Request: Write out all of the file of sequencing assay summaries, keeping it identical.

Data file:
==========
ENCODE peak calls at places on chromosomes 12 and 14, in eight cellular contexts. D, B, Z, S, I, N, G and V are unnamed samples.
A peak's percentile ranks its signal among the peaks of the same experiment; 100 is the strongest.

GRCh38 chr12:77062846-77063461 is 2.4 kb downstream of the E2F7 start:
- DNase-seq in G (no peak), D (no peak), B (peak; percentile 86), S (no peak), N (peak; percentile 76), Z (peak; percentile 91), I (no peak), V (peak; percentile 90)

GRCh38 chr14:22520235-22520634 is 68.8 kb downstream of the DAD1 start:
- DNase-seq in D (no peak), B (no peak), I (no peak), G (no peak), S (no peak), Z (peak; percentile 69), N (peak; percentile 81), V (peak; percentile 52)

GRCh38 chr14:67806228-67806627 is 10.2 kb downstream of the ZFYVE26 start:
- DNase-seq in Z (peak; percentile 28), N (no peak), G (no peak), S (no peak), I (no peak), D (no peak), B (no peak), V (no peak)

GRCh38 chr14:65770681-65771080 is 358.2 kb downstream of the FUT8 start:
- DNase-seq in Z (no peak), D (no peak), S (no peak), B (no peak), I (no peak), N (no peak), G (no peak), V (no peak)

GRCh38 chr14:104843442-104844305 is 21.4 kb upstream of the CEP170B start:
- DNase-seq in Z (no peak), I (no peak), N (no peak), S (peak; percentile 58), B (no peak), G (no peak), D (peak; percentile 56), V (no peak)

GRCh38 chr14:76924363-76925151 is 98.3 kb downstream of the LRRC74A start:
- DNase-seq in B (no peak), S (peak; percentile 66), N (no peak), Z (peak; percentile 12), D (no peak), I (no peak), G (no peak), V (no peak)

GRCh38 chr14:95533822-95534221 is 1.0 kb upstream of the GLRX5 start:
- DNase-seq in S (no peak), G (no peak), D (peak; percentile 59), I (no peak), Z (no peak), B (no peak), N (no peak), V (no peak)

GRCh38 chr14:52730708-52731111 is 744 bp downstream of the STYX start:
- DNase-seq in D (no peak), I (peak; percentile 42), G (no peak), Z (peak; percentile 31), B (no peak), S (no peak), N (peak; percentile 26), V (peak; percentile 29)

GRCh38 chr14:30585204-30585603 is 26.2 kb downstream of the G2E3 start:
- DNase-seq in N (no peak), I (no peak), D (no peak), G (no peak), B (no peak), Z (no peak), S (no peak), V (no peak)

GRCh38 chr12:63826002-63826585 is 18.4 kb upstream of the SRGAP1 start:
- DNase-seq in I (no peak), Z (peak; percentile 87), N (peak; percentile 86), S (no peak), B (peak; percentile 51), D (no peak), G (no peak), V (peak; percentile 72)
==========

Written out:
ENCODE peak calls at places on chromosomes 12 and 14, in eight cellular contexts. D, B, Z, S, I, N, G and V are unnamed samples.
A peak's percentile ranks its signal among the peaks of the same experiment; 100 is the strongest.

GRCh38 chr12:77062846-77063461 is 2.4 kb downstream of the E2F7 start:
- DNase-seq in G (no peak), D (no peak), B (peak; percentile 86), S (no peak), N (peak; percentile 76), Z (peak; percentile 91), I (no peak), V (peak; percentile 90)

GRCh38 chr14:22520235-22520634 is 68.8 kb downstream of the DAD1 start:
- DNase-seq in D (no peak), B (no peak), I (no peak), G (no peak), S (no peak), Z (peak; percentile 69), N (peak; percentile 81), V (peak; percentile 52)

GRCh38 chr14:67806228-67806627 is 10.2 kb downstream of the ZFYVE26 start:
- DNase-seq in Z (peak; percentile 28), N (no peak), G (no peak), S (no peak), I (no peak), D (no peak), B (no peak), V (no peak)

GRCh38 chr14:65770681-65771080 is 358.2 kb downstream of the FUT8 start:
- DNase-seq in Z (no peak), D (no peak), S (no peak), B (no peak), I (no peak), N (no peak), G (no peak), V (no peak)

GRCh38 chr14:104843442-104844305 is 21.4 kb upstream of the CEP170B start:
- DNase-seq in Z (no peak), I (no peak), N (no peak), S (peak; percentile 58), B (no peak), G (no peak), D (peak; percentile 56), V (no peak)

GRCh38 chr14:76924363-76925151 is 98.3 kb downstream of the LRRC74A start:
- DNase-seq in B (no peak), S (peak; percentile 66), N (no peak), Z (peak; percentile 12), D (no peak), I (no peak), G (no peak), V (no peak)

GRCh38 chr14:95533822-95534221 is 1.0 kb upstream of the GLRX5 start:
- DNase-seq in S (no peak), G (no peak), D (peak; percentile 59), I (no peak), Z (no peak), B (no peak), N (no peak), V (no peak)

GRCh38 chr14:52730708-52731111 is 744 bp downstream of the STYX start:
- DNase-seq in D (no peak), I (peak; percentile 42), G (no peak), Z (peak; percentile 31), B (no peak), S (no peak), N (peak; percentile 26), V (peak; percentile 29)

GRCh38 chr14:30585204-30585603 is 26.2 kb downstream of the G2E3 start:
- DNase-seq in N (no peak), I (no peak), D (no peak), G (no peak), B (no peak), Z (no peak), S (no peak), V (no peak)

GRCh38 chr12:63826002-63826585 is 18.4 kb upstream of the SRGAP1 start:
- DNase-seq in I (no peak), Z (peak; percentile 87), N (peak; percentile 86), S (no peak), B (peak; percentile 51), D (no peak), G (no peak), V (peak; percentile 72)